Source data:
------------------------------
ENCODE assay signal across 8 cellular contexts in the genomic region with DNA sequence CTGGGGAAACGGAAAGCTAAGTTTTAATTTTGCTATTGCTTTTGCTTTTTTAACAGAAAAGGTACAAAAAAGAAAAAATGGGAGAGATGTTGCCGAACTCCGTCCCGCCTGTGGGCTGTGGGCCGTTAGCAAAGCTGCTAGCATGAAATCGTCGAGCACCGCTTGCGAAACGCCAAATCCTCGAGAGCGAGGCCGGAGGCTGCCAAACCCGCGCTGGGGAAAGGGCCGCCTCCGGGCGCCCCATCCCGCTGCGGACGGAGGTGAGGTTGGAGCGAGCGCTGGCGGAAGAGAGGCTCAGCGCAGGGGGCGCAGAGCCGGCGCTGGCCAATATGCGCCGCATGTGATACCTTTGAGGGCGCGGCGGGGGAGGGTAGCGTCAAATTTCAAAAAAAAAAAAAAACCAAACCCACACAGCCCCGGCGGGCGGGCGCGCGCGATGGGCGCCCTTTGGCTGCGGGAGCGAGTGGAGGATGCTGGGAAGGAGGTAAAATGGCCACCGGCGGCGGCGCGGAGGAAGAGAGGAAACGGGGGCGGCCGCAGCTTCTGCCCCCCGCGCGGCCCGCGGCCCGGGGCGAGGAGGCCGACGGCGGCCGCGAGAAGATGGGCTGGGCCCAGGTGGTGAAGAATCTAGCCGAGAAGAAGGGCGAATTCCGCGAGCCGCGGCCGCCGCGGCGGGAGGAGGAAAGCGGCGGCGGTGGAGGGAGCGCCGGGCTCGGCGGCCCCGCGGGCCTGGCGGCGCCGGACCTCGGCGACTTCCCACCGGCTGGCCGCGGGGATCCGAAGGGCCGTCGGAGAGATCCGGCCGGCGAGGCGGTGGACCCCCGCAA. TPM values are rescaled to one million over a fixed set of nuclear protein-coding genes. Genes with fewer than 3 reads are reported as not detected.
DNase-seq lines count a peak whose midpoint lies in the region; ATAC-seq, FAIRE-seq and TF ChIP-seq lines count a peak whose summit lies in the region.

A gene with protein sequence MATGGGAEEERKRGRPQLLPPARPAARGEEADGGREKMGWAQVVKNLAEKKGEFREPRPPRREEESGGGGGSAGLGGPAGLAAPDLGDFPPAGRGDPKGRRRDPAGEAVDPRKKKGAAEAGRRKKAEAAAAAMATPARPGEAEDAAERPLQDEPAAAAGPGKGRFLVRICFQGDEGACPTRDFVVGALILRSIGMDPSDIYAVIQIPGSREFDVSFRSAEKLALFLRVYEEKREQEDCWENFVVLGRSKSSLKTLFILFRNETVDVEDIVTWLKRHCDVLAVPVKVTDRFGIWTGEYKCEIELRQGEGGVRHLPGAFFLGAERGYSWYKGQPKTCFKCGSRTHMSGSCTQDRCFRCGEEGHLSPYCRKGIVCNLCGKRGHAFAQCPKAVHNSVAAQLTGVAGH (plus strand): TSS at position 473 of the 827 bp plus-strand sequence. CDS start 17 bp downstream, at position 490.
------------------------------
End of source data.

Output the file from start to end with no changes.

ENCODE assay signal across 8 cellular contexts in the genomic region with DNA sequence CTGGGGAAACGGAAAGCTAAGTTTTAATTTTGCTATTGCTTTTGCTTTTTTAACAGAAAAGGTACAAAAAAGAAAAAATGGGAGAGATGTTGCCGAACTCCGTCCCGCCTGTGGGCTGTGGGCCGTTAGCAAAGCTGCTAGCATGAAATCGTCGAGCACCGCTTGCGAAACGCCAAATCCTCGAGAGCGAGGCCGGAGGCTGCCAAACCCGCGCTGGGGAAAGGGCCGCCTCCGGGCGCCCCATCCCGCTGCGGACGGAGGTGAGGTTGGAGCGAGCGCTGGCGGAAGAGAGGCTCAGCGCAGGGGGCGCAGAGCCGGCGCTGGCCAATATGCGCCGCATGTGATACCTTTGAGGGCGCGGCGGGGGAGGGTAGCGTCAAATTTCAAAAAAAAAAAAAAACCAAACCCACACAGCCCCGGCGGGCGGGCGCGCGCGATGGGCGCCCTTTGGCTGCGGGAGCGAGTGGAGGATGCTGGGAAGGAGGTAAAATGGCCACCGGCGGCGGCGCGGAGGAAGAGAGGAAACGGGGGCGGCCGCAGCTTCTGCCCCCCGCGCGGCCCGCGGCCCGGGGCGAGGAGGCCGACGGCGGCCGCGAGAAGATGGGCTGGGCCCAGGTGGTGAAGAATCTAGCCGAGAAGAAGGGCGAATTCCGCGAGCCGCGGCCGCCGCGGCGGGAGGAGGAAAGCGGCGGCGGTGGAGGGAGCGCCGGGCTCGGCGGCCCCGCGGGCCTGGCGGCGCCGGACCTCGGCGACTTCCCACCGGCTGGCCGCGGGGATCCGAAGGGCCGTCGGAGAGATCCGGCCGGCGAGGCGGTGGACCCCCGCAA. TPM values are rescaled to one million over a fixed set of nuclear protein-coding genes. Genes with fewer than 3 reads are reported as not detected.
DNase-seq lines count a peak whose midpoint lies in the region; ATAC-seq, FAIRE-seq and TF ChIP-seq lines count a peak whose summit lies in the region.

A gene with protein sequence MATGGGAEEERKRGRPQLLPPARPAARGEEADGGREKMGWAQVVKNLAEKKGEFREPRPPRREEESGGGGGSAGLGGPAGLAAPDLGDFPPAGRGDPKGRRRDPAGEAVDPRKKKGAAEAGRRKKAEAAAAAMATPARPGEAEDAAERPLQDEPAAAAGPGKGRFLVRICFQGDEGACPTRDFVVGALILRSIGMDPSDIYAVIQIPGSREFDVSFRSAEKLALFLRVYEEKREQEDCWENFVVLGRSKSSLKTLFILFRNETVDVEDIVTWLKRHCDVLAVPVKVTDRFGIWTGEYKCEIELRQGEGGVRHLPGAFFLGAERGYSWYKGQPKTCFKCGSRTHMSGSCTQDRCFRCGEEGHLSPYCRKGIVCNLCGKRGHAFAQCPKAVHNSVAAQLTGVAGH (plus strand): TSS at position 473 of the 827 bp plus-strand sequence. CDS start 17 bp downstream, at position 490.